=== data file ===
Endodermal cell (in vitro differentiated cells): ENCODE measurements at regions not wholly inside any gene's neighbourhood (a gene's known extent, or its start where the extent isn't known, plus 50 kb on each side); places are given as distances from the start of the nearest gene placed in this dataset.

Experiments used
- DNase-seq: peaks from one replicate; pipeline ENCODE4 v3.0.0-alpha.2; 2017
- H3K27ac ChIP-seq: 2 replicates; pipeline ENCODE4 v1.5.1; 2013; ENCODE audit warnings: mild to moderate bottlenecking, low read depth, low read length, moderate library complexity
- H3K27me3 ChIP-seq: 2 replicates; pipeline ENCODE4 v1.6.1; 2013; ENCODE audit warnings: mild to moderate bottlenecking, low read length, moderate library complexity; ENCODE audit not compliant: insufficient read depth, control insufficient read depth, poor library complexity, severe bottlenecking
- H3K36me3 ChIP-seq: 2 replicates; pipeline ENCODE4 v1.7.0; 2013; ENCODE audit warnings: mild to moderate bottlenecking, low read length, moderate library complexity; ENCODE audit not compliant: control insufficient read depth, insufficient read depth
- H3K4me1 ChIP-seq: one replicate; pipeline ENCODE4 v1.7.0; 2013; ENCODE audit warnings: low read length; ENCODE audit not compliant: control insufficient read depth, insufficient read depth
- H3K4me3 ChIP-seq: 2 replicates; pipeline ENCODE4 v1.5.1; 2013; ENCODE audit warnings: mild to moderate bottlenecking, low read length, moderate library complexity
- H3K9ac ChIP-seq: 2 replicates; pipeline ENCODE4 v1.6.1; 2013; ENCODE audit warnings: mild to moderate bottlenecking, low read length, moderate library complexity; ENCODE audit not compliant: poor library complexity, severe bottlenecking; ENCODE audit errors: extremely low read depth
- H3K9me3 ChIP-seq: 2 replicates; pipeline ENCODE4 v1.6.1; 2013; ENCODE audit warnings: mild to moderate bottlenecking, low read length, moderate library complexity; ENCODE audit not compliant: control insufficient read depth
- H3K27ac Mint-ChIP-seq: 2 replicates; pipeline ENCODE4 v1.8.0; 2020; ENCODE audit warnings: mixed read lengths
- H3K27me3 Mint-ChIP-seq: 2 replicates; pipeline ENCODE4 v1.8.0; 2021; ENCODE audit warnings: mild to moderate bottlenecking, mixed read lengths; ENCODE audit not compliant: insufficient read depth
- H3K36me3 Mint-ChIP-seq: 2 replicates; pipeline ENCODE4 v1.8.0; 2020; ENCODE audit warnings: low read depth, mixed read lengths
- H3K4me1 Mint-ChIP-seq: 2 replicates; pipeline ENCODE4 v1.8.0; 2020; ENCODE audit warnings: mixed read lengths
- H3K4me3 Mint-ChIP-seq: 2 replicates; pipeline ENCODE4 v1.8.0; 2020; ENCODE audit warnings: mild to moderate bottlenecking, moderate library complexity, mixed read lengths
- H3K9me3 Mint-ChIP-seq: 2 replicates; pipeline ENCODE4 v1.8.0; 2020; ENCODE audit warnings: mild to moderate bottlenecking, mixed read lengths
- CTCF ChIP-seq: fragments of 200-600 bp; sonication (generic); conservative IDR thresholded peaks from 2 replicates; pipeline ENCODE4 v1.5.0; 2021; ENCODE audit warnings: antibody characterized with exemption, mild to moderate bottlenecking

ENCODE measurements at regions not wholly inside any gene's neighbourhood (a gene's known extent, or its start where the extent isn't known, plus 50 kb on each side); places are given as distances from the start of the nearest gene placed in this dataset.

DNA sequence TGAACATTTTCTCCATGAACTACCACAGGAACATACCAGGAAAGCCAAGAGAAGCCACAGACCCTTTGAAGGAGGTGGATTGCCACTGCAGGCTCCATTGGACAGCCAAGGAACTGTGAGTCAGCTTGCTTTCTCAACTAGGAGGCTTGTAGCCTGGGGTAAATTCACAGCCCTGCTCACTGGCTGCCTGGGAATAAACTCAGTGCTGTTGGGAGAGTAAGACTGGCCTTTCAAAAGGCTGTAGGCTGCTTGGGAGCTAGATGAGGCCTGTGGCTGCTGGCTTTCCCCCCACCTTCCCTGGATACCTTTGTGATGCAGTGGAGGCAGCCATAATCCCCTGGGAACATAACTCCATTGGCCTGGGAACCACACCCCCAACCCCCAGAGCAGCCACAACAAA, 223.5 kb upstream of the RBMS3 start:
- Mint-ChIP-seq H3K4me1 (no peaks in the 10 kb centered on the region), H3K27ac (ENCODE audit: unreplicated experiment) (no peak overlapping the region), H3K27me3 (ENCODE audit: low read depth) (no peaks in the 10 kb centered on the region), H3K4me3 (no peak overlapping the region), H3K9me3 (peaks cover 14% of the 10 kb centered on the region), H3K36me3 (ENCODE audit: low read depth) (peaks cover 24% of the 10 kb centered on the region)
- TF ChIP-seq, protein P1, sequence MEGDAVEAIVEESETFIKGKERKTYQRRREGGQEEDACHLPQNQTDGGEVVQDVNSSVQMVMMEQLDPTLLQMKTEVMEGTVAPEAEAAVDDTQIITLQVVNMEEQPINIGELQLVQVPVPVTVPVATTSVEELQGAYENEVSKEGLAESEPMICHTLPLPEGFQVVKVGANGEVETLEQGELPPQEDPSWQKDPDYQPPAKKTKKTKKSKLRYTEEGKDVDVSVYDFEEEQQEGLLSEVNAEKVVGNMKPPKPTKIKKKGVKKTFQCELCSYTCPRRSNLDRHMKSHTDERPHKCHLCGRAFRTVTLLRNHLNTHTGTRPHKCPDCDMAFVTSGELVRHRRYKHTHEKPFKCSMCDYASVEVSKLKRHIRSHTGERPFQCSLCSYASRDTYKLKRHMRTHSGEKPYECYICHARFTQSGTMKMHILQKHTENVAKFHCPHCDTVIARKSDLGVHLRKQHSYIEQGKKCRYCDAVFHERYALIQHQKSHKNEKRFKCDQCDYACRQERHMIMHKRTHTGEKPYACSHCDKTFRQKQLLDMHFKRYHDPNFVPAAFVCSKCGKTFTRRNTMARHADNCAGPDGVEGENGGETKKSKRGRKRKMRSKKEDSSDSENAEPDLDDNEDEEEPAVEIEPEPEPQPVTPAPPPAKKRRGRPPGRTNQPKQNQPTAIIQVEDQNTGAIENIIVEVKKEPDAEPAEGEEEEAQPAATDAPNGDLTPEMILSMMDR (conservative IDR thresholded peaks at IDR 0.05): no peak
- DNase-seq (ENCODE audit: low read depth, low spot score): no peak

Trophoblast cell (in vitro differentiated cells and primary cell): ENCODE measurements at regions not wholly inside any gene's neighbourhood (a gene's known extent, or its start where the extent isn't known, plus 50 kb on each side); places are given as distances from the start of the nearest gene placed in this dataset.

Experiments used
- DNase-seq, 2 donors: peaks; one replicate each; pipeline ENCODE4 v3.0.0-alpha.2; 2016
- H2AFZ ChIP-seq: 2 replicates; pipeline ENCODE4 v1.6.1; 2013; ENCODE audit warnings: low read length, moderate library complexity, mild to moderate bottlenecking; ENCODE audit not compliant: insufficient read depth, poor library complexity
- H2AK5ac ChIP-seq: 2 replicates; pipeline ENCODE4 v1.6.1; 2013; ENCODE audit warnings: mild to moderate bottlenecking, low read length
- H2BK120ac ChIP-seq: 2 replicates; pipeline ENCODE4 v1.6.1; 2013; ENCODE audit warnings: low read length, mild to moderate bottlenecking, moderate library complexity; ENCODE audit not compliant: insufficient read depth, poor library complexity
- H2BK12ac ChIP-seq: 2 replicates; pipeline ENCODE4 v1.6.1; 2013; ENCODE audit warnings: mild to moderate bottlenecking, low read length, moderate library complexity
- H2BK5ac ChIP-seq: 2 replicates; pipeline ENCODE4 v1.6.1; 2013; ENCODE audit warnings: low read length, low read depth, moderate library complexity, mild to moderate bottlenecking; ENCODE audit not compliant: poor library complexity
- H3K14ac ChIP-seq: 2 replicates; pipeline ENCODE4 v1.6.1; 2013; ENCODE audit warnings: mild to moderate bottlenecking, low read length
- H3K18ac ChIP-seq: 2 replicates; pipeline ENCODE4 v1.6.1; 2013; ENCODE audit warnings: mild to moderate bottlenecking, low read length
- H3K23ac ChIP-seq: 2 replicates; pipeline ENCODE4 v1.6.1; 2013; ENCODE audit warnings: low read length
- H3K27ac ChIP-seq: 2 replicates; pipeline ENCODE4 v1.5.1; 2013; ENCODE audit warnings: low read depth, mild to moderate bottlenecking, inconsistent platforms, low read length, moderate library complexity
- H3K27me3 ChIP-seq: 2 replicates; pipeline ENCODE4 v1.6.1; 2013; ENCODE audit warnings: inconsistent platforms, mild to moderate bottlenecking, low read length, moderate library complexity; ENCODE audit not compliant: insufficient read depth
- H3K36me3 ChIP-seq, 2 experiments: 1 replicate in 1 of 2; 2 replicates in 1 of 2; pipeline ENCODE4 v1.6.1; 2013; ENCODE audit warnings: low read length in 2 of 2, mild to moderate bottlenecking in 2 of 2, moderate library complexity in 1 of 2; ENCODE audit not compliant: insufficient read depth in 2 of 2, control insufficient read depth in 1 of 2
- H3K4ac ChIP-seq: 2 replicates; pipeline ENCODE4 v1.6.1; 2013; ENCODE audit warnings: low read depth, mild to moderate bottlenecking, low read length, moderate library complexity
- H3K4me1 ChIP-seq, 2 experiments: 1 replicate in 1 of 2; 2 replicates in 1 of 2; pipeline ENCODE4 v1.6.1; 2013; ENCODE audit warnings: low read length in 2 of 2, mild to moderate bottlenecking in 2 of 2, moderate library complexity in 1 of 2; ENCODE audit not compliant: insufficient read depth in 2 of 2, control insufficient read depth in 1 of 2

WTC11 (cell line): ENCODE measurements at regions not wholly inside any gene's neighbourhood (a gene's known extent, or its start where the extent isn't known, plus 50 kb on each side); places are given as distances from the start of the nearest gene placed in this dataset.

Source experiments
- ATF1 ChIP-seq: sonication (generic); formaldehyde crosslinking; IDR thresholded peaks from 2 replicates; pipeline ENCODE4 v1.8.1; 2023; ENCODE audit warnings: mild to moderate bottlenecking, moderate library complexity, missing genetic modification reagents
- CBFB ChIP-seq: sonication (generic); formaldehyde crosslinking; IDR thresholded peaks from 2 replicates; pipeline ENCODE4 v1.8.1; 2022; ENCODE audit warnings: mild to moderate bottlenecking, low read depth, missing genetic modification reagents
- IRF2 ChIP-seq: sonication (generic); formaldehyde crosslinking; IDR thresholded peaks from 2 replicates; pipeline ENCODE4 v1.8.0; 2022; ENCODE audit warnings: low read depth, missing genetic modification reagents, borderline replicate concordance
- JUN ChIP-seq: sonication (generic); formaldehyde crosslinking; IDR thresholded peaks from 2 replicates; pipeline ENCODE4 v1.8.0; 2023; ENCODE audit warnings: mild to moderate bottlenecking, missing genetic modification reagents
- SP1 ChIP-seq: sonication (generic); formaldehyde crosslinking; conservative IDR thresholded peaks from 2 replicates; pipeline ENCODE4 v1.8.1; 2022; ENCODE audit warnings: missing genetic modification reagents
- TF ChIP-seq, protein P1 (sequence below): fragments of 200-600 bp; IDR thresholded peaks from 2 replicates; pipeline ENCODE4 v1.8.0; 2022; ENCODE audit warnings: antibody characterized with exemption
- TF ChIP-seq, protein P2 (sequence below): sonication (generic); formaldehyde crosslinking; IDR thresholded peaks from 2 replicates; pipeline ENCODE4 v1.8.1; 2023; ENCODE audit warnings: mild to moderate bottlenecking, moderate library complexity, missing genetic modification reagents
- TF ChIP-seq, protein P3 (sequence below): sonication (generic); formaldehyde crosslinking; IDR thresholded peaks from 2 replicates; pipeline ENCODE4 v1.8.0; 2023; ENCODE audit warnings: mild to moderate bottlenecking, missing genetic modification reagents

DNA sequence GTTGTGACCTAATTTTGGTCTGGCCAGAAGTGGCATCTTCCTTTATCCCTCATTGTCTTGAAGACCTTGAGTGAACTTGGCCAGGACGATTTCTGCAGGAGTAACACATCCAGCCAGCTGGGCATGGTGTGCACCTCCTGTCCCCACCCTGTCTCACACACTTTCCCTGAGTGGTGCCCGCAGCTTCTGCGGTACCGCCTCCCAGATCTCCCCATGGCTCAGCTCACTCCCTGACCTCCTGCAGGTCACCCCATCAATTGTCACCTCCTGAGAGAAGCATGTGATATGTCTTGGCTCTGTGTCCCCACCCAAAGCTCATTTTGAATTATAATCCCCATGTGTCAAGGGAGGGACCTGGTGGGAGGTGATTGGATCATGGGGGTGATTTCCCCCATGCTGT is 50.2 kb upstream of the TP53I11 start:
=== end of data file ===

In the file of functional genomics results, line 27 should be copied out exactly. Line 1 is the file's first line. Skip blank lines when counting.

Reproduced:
- H2AK5ac ChIP-seq: 2 replicates; pipeline ENCODE4 v1.6.1; 2013; ENCODE audit warnings: mild to moderate bottlenecking, low read length